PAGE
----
Thanks to their teamwork, the city saw a “nine-day extravaganza of the best of the best Indigenous artists, models, poets, singers, dancers, entertainers, near the Queen Elizabeth Theatre. I was very proud and happy to be part of the group at that time. It was really something special.”

Nahanee also supported the Walk for Reconciliation, a dream in the mind of Chief Robert Joseph, a hereditary chief of the Gwawaenuk First Nation in the Queen Charlotte Strait and a special advisor to Canada’s Truth and Reconciliation Commission. The dream became a reality in 2013 as 70,000 Indigenous and non-Indigenous people marched together through downtown Vancouver to show their desire to work toward reconciliation.

Nahanee’s work on reconciliation began long before the march, when Joseph’s Reconciliation Canada was a fledgling organization few had heard about.

“I met with different denominations of churches for two years before the event would take place,” he said, seeking their participation and donations.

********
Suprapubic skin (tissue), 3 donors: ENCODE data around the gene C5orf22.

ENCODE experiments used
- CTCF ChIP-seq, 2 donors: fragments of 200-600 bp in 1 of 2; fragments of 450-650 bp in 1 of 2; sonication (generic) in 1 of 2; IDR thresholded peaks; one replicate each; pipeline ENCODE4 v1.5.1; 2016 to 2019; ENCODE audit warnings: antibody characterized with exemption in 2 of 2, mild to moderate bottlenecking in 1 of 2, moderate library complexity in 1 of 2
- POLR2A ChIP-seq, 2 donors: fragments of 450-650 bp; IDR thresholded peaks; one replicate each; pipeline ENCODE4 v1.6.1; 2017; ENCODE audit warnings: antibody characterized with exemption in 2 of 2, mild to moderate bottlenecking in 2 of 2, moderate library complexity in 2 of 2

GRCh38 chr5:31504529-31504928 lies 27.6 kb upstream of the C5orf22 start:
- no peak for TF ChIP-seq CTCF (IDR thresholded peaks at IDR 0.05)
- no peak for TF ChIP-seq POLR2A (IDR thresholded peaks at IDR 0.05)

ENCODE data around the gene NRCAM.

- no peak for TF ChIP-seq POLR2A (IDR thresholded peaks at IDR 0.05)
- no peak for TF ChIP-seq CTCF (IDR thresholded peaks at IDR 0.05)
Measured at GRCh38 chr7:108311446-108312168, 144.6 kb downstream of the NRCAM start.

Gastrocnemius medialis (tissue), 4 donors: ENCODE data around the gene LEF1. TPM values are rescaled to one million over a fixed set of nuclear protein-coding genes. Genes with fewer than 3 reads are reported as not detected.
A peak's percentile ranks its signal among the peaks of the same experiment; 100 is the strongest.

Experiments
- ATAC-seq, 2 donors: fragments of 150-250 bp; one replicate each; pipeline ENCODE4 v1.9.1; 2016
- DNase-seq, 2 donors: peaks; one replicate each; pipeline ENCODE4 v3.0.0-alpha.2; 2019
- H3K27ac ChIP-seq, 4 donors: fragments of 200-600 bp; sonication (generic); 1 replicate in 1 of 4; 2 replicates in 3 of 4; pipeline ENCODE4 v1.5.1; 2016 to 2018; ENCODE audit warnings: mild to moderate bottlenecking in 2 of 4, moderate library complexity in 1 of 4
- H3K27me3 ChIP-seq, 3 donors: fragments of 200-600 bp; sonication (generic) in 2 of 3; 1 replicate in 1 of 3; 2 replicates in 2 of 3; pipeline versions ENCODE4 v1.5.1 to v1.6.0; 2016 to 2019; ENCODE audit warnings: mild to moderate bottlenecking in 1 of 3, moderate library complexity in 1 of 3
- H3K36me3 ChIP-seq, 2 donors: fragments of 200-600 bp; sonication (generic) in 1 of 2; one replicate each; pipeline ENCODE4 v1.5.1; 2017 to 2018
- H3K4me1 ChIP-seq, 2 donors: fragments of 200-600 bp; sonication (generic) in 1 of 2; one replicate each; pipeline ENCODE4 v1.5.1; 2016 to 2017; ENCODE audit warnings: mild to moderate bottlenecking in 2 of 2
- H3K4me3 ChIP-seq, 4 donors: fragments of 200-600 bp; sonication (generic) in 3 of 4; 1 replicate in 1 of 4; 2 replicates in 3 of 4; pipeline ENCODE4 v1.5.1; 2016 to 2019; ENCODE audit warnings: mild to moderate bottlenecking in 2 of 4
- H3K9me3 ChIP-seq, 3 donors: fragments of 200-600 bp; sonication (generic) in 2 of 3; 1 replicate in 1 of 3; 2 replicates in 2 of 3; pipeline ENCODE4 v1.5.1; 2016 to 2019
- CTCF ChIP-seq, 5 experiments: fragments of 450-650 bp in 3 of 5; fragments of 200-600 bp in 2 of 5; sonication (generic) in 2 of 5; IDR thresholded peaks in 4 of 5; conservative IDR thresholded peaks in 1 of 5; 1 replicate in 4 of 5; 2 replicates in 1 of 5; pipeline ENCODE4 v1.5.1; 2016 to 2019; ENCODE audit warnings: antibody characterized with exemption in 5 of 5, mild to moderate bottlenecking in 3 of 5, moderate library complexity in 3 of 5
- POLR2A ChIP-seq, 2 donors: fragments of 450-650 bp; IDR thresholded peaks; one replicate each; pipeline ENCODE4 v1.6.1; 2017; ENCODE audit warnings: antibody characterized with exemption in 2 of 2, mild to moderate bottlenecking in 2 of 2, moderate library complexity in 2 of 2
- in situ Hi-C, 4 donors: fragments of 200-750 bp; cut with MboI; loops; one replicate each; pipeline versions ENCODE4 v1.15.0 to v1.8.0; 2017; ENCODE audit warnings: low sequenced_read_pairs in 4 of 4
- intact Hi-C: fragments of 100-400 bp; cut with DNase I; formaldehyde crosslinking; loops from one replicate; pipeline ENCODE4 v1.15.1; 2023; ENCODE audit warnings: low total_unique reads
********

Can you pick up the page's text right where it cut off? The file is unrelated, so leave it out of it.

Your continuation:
These connections will move reconciliation between First Nations peoples and the Catholic Church forward, he said, but connections on an institutional level are not enough. At Truth and Reconciliation events in Vancouver and across Canada, Nahanee met people one-on-one or in small groups and listened to their heartbreaking pasts.

“I was asked to meet with somebody who was abused as a child. He wanted to tell his story to two people: myself, and one of the sisters there,” he said.

“He was abused as a child and beaten. Move ahead 50 or 60 years, he goes down to the United States, he marries, and he hears about Indigenous people suing the government of Canada and the churches and comes to find a lawyer.”

The man located his abuser and sent his lawyer to visit him with a written testimony of the abuses he faced. The abuser, without looking at the document, said he agreed with everything that was written.

“He said: ‘I just want to talk to the person who I abused as a child and I want to ask for forgiveness.’ They did get on the phone together and the Indigenous man abused as a child forgave him. You can imagine the relief that came for both of them. The man who was an abuser, he died not too long after that. The man who was abused as a child broke the chains from a long time ago.”